I understood the speed limit on designated motorways - Southern, Northern and so on - is 100km/h with a 10km/h tolerance = 110km/h, reducing to 104km/h over designated holidays such as Christmas/Easter, and that the open road limit was 100km/h with no or virtually no tolerance.

This used to be advertised over the holiday periods but lately I have heard and seen nothing. I have asked a couple of traffic officers who frankly didn't seem to know what currently applied (one said it was up to the individual officer). I have travelled the Northern Motorway frequently from Warkworth to Auckland outside peak hours and generally set my cruise control at 108km/h. Am I safe?

- Brett McDowall, Auckland.

I sent an enquiry about this to the NZ Police website, and they responded with a link to their website.

I cannot find anything in this site that directly answers your question, Mr McDowall.

However, also on the police website was the following:

In general, the speed limit for cars on main rural roads and motorways is 100km/h, and 50km/h on urban roads, unless signs say otherwise.


In some circumstances, you are liable to get a speeding ticket if you drive more than 4km/h over the limit:

• School zones - within 250m of school and preschool boundaries.

• During official holiday periods - these are publicised in the media and on this website.

For the last three summers, the 4km/h tolerance has been extended to cover the period December 1-January 31.

I would tend to err on the side of caution, and set your cruise control a little lower.

• Derek Smith has sent in the following: "I wanted to inform Aucklanders about a real out-there effort that every working day takes 17 cars off the Northern Motorway. The Mahu Express, a 16-seater bus, takes commuters from Snells Beach and Warkworth into downtown Queen St each weekday morning and home again each evening from Albert St. The guy who organises it got sick of sitting in traffic jams on the Northern Motorway and went out and got his bus driver's licence, purchased a bus, and got Auckland Transport to let him use the Northern Busway. All the while he's holding down a day job in central Auckland.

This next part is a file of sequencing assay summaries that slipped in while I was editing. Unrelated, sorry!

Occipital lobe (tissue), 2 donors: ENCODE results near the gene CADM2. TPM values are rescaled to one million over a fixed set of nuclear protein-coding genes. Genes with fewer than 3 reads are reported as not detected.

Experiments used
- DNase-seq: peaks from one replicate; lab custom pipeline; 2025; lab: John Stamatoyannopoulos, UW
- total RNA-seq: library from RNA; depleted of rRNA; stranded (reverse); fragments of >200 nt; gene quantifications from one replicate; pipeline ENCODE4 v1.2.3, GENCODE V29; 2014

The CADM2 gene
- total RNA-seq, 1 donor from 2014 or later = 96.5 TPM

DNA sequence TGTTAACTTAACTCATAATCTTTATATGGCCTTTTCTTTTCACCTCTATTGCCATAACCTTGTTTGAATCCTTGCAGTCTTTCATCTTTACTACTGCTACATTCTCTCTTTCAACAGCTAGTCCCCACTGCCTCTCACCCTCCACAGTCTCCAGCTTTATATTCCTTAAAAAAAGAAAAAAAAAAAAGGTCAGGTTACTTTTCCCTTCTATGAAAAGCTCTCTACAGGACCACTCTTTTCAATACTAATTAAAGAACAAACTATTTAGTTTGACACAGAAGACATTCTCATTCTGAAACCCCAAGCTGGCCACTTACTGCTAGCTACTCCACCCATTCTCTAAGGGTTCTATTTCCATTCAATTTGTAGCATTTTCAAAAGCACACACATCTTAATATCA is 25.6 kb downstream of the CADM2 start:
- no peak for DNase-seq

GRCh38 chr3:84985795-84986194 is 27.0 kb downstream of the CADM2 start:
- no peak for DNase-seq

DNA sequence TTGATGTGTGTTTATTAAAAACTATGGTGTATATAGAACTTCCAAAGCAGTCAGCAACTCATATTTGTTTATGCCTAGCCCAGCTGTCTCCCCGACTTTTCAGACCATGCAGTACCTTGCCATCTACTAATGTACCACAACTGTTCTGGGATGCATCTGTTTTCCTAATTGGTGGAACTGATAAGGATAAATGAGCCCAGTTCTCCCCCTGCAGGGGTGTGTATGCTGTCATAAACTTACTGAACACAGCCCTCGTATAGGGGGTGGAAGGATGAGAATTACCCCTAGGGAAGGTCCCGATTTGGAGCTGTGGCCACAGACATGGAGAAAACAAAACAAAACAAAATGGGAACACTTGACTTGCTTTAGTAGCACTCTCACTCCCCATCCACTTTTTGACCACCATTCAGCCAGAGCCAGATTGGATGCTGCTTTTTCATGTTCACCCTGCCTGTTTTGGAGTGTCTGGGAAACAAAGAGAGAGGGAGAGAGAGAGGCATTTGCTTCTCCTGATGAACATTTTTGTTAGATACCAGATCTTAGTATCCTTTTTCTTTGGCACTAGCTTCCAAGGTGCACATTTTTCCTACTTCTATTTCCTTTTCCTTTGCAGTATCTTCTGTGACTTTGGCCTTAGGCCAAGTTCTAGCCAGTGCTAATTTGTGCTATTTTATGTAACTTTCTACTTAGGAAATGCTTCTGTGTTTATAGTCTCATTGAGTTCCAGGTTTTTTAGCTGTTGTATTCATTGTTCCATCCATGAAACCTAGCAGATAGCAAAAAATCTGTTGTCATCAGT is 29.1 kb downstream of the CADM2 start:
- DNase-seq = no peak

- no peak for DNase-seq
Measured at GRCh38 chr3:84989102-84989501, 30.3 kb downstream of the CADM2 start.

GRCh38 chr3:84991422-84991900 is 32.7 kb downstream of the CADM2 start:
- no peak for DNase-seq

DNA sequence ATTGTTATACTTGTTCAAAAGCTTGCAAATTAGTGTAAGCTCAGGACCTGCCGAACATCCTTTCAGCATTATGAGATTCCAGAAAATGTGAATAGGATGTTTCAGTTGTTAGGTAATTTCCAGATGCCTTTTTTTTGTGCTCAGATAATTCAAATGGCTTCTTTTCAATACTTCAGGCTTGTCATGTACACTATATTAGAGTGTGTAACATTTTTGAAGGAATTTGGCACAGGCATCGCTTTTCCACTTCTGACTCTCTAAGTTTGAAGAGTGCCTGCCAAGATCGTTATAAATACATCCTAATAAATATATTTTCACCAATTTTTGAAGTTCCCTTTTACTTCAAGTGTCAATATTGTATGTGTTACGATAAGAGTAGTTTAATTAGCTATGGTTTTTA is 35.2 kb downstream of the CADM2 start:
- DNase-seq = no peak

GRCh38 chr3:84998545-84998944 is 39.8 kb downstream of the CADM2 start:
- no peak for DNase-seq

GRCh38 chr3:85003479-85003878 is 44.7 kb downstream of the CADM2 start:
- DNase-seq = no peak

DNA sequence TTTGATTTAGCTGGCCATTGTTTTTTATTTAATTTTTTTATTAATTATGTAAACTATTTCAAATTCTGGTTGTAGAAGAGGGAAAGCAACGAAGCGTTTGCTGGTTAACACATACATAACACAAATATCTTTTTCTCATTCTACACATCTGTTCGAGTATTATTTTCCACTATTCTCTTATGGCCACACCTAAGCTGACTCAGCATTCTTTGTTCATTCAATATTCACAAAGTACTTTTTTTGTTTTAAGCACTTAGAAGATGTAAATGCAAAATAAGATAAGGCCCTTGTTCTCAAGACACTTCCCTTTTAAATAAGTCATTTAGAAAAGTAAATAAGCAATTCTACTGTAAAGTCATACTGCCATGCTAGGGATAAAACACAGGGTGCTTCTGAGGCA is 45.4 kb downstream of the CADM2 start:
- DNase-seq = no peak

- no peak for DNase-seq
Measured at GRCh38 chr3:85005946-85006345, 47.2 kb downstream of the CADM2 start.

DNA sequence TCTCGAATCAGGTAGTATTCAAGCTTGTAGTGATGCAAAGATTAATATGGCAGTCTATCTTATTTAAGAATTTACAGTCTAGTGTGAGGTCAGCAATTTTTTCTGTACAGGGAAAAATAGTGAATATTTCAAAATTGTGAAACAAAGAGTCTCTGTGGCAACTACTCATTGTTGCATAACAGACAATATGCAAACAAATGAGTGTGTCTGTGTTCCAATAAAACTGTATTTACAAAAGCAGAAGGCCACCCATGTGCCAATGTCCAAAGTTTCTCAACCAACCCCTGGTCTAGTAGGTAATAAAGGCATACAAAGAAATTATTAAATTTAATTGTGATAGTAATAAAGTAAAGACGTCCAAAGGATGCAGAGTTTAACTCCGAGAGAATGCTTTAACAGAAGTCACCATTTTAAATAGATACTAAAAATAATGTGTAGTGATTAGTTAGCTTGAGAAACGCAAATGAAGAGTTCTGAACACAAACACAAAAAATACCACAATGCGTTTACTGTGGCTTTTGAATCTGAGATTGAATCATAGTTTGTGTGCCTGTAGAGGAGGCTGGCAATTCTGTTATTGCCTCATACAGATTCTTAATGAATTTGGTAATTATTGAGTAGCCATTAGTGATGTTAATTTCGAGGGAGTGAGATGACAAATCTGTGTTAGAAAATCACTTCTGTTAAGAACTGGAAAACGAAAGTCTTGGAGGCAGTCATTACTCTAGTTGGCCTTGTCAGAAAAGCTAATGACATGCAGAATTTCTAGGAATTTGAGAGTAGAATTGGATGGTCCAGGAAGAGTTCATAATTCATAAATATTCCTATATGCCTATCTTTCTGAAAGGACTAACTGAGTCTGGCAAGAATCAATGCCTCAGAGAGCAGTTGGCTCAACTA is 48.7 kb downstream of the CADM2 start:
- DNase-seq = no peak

Now, instead of 17 more cars on the motorway, there is one bus, 16 passengers who don't have the stress of driving and they have a quicker time into Queen St. (www.mahucityexpress.co.nz)

Surely this must be the future for the edge-of-Auckland commute into the city, especially as under the Auckland plan Warkworth is expected to more than double in size with new houses.

Perhaps Auckland Transport should be l organising similar small buses from every far-out place. However, there is a substantial cost attached to this option: $15 each trip - that's each way.